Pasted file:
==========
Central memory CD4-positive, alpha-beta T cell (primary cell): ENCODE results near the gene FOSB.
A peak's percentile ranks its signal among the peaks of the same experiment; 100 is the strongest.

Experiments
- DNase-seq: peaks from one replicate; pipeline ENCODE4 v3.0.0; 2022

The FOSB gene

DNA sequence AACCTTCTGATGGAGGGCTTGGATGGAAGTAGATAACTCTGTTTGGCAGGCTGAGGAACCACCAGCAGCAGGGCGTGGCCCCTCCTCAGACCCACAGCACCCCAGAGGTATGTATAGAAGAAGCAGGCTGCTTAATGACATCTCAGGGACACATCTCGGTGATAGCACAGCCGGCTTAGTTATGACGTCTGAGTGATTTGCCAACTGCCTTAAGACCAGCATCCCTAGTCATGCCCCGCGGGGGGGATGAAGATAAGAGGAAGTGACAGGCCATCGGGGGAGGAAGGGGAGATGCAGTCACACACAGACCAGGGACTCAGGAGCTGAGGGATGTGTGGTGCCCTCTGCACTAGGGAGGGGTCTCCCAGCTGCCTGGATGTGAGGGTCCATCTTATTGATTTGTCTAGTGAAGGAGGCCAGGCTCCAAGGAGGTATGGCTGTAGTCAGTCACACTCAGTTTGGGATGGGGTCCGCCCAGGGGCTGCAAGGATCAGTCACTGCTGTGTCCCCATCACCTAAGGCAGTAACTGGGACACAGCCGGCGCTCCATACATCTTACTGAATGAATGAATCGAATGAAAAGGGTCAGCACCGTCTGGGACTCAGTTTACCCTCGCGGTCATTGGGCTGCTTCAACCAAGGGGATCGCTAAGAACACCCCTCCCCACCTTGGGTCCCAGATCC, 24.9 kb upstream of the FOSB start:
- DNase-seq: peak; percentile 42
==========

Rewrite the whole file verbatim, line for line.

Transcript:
Central memory CD4-positive, alpha-beta T cell (primary cell): ENCODE results near the gene FOSB.
A peak's percentile ranks its signal among the peaks of the same experiment; 100 is the strongest.

Experiments
- DNase-seq: peaks from one replicate; pipeline ENCODE4 v3.0.0; 2022

The FOSB gene

DNA sequence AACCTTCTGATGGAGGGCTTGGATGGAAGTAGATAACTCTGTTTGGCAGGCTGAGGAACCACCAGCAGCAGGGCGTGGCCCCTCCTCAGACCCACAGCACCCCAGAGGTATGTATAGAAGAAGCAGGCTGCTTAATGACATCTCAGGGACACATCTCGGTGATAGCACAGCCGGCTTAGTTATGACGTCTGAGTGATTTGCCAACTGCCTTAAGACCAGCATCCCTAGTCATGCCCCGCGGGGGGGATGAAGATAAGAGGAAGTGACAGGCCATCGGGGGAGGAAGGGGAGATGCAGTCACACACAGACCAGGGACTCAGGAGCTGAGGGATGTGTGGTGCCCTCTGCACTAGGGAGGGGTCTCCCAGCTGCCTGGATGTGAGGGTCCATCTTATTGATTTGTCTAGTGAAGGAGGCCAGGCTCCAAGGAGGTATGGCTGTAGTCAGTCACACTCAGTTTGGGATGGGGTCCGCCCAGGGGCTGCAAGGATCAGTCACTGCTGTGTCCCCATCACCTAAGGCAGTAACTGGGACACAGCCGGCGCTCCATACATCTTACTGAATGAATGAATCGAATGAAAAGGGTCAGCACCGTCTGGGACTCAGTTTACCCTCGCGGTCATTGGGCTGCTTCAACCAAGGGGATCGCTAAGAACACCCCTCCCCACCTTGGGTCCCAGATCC, 24.9 kb upstream of the FOSB start:
- DNase-seq: peak; percentile 42